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EM vs optical tracking based neuronavigation
During neuronavigation, the 3D positions and angles of the TMS coil, a digitizing stylus and the head of the patient typically must be known at all times. Position tracking of coil, head and stylus can be performed either using optical position tracking with large cameras on a stand, or electromagnetic (EM) position tracking based on a DC pulsed magnetic field emitted by a small box. In the field of Neurosurgery, where the principle of frameless stereotactic neuronavigation was invented decades ago, both optical and EM tracking techniques are around for a long time, and have proven their worth. They are found to be equally accurate in larger studies (Koivukangas T, Katisko JP, Koivukangas JP, 2013 & Ricci WM, Russell TA, Kahler DM, Terrill-Grisoni L, Culley P, 2008). Especially EM tracking offers several advantages, and is currently popular in neurosurgical navigation applications requiring high precision and reliability. One of the main advantages of EM navigation is the lack of so called ‘line-of-sight occlusion’, or the inability to track and navigate when the cameras view is blocked, for example by the arms of a person using the equipment. This is known to be a real nuisance for optical navigation. Another advantage is the compact nature of EM position tracking, no big camera stand is needed, and sensors are much smaller as well. The DC pulsed EM navigation that neurosurgeons use often, and is also used in our navigation system for TMS, is very robust, as it does not induce so called ‘Eddy currents’ in metals that otherwise would cause distortions. The material used inside a TMS coil does not pose any problem for EM position tracking based on DC pulses.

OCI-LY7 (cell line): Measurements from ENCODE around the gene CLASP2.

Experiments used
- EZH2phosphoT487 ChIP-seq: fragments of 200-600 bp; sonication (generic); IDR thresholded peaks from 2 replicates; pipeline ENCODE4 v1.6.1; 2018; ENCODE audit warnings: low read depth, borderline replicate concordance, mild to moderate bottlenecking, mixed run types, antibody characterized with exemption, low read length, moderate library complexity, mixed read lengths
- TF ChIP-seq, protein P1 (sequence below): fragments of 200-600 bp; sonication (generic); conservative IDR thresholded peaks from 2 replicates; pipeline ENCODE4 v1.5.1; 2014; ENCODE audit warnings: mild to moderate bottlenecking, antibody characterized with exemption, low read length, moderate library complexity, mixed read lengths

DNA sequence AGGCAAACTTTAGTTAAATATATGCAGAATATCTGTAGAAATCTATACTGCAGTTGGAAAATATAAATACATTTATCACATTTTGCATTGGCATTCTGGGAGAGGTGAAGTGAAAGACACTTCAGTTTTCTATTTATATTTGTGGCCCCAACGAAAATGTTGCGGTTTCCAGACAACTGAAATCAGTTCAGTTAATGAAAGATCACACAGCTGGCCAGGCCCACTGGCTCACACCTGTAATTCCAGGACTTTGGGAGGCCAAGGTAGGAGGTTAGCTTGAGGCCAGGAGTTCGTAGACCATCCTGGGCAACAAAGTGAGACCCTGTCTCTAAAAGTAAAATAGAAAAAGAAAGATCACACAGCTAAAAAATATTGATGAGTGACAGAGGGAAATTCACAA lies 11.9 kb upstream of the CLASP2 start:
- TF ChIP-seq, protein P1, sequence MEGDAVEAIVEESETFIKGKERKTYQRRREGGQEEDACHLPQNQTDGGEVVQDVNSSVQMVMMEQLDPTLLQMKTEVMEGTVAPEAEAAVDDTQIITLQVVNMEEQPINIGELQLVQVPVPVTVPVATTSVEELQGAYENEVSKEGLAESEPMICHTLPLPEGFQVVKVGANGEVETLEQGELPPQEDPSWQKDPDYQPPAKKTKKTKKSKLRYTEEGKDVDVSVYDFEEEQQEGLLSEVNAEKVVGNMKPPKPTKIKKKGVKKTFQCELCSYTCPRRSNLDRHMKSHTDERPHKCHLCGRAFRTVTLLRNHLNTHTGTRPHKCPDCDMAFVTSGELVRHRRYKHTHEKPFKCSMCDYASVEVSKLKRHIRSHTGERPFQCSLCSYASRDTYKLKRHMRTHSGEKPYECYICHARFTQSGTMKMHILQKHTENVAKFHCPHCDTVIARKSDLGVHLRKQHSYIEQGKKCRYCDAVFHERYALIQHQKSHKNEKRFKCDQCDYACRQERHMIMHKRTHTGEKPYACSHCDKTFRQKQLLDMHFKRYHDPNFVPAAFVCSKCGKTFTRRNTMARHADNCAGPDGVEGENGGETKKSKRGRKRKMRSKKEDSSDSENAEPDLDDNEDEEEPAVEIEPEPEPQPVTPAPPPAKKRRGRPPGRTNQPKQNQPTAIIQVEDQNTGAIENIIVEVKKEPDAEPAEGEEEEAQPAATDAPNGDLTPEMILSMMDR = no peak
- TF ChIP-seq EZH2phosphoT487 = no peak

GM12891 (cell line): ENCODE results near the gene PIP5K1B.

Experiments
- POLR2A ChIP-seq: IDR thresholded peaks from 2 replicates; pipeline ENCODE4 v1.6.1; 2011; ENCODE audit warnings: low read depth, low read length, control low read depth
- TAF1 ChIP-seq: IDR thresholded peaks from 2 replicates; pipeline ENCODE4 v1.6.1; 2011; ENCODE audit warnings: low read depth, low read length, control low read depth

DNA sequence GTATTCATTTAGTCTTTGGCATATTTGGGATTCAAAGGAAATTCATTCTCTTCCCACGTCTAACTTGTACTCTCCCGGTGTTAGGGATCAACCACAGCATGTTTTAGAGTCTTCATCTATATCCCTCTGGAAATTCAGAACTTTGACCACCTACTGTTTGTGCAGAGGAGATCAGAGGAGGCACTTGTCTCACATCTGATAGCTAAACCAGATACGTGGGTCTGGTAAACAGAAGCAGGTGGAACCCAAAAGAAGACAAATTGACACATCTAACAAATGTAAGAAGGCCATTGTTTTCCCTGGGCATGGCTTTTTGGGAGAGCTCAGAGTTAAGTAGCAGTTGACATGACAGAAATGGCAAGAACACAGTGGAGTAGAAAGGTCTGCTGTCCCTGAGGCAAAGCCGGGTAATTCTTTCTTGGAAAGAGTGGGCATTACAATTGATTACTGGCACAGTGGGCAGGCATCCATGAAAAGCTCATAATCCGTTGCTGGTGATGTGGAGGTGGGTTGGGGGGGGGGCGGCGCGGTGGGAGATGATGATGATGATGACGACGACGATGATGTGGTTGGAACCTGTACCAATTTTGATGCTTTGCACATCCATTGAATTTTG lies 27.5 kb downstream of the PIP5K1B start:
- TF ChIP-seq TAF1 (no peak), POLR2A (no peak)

We therefore opted to use reliable DC pulsed EM tracking for TMS neuronavigation as well, and many users around the globe have been successfully using our navigation system since 2011. The system was originally developed and rigorously tested at Utrecht University Medical Center in the Netherlands.
Of course a magnetic pulse generated by a TMS coil very briefly interferes with EM position tracking nearby the TMS coil, for about 1 millisecond. This brief distortion is detected in real time and removed by the Neural Navigator proprietary and well tested algorithms. This allows seamless position tracking of coil and head even during high frequency rTMS and even theta burst TMS protocols.
Hence, you can rest assured that our reliable and proven EM tracking based neuronavigation technology for TMS will serve all your needs. You cannot block its view as for optical tracking based neuronavigation, and you save a lot of space in your treatment rooms.
- Koivukangas T, Katisko JP, Koivukangas JP. Technical accuracy of optical and the electromagnetic tracking systems. Springerplus. 2013, 2(1):90.
- Ricci WM, Russell TA, Kahler DM, Terrill-Grisoni L, Culley P. A comparison of optical and electromagnetic computer-assisted navigation systems for fluoroscopic targeting. Journal of Orthopaedic Trauma. 2008; 22(3):190-4.